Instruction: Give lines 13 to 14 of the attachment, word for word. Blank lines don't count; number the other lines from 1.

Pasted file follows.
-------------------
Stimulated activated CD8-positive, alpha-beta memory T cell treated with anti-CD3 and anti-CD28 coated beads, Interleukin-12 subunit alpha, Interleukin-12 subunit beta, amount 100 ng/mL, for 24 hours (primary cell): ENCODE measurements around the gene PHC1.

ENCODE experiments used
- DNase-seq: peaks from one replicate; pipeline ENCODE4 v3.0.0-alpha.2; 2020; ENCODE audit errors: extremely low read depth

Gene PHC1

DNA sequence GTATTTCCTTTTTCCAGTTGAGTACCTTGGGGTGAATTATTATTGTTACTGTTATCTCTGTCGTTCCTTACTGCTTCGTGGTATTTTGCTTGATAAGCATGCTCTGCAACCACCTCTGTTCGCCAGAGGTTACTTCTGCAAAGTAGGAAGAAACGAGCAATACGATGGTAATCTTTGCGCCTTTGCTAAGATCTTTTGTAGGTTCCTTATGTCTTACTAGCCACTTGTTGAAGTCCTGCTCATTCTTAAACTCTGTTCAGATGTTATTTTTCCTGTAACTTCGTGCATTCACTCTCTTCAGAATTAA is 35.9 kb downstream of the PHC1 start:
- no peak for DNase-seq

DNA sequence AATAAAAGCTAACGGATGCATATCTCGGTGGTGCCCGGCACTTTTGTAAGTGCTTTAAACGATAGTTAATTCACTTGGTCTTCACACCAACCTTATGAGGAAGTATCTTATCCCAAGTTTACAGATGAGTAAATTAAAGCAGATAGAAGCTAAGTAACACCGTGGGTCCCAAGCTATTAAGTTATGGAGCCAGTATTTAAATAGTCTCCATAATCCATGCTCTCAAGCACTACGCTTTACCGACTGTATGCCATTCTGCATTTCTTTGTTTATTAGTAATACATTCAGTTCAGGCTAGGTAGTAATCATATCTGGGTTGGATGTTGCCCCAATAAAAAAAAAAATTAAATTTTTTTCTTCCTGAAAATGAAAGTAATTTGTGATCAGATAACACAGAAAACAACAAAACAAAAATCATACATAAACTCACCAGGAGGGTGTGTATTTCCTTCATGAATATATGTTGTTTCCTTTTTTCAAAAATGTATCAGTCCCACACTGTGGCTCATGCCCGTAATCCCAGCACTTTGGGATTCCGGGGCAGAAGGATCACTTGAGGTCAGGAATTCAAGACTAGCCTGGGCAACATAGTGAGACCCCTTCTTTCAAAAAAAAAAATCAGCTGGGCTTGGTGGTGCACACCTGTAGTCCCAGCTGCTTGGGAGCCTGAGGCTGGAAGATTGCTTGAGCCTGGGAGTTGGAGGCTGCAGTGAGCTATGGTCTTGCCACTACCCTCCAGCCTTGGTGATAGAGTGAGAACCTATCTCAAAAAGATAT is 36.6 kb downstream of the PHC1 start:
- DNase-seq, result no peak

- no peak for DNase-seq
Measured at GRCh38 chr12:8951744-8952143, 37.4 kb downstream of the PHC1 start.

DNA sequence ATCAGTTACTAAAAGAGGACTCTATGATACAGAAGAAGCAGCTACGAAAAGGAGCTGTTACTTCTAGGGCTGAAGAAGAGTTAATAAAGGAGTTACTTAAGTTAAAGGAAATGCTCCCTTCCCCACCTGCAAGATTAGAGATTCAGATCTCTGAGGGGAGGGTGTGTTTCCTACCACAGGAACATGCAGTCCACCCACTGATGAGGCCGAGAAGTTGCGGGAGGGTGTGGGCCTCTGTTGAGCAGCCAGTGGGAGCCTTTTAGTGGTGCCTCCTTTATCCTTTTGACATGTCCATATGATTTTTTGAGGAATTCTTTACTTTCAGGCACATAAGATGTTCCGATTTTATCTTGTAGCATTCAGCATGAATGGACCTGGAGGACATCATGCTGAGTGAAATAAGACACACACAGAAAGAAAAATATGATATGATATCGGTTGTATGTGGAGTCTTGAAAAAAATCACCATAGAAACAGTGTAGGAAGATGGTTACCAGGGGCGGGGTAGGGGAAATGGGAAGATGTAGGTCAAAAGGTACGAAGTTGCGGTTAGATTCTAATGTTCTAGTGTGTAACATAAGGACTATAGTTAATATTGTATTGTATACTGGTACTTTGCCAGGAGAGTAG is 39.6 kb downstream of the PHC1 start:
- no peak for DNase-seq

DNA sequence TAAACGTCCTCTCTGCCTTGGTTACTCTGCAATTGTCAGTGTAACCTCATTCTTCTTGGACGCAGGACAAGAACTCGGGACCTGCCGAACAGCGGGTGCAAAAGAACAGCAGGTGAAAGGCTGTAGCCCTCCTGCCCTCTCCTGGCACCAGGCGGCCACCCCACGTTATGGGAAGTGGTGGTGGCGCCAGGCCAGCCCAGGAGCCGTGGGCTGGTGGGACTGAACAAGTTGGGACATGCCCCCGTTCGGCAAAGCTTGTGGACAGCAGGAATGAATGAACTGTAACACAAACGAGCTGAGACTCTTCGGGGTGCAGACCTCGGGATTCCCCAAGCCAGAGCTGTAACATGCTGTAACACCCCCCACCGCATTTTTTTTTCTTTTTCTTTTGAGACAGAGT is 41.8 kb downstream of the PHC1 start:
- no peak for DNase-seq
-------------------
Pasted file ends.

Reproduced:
DNA sequence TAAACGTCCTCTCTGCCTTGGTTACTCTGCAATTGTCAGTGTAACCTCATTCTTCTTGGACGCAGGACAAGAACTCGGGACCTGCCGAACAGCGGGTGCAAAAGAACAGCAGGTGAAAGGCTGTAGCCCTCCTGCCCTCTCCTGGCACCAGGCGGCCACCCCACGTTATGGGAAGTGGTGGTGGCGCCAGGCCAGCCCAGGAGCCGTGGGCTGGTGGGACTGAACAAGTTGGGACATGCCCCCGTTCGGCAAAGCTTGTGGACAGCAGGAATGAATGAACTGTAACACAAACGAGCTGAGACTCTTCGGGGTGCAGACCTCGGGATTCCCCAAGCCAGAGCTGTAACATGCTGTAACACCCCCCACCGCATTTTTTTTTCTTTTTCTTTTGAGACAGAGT is 41.8 kb downstream of the PHC1 start:
- no peak for DNase-seq